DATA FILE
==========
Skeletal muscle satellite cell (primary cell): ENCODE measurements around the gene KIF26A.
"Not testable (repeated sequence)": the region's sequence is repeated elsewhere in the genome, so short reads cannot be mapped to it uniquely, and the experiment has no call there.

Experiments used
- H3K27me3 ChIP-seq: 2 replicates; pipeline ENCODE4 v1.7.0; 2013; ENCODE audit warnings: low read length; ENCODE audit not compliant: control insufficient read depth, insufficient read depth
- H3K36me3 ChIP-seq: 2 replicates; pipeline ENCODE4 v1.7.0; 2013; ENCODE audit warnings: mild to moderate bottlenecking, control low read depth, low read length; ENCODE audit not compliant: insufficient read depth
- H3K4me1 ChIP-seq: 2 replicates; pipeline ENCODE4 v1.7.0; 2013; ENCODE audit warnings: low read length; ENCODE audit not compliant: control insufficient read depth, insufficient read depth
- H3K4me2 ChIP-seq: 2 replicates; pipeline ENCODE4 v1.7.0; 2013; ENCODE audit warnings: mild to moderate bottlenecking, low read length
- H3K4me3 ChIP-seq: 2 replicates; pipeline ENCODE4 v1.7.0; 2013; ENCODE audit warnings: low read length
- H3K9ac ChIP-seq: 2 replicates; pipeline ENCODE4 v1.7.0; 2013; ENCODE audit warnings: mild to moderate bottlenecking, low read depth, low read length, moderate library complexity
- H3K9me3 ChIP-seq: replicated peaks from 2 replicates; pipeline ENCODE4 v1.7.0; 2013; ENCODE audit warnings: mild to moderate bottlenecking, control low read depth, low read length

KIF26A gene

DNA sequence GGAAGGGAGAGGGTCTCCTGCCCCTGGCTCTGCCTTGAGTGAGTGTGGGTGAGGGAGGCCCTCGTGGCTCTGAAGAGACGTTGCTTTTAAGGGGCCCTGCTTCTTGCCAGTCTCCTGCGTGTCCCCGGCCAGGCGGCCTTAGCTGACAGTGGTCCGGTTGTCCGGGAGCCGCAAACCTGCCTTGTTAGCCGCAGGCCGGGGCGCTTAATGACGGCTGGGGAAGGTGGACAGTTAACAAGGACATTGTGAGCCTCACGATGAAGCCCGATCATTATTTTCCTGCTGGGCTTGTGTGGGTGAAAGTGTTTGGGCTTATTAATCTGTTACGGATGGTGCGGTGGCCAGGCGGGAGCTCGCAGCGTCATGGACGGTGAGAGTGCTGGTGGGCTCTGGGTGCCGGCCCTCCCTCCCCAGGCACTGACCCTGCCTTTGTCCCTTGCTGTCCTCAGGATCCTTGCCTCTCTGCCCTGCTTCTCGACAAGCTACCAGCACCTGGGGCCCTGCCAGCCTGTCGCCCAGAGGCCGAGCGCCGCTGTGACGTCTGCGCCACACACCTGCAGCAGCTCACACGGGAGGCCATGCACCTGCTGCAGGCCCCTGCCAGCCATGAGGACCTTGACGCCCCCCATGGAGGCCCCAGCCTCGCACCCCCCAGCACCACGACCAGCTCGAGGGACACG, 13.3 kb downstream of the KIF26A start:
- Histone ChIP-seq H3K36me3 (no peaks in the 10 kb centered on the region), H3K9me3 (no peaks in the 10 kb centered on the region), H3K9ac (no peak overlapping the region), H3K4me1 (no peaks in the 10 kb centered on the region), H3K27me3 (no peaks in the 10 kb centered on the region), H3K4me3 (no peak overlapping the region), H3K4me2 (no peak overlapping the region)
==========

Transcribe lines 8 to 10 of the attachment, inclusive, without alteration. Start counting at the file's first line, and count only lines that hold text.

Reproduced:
- H3K4me3 ChIP-seq: 2 replicates; pipeline ENCODE4 v1.7.0; 2013; ENCODE audit warnings: low read length
- H3K9ac ChIP-seq: 2 replicates; pipeline ENCODE4 v1.7.0; 2013; ENCODE audit warnings: mild to moderate bottlenecking, low read depth, low read length, moderate library complexity
- H3K9me3 ChIP-seq: replicated peaks from 2 replicates; pipeline ENCODE4 v1.7.0; 2013; ENCODE audit warnings: mild to moderate bottlenecking, control low read depth, low read length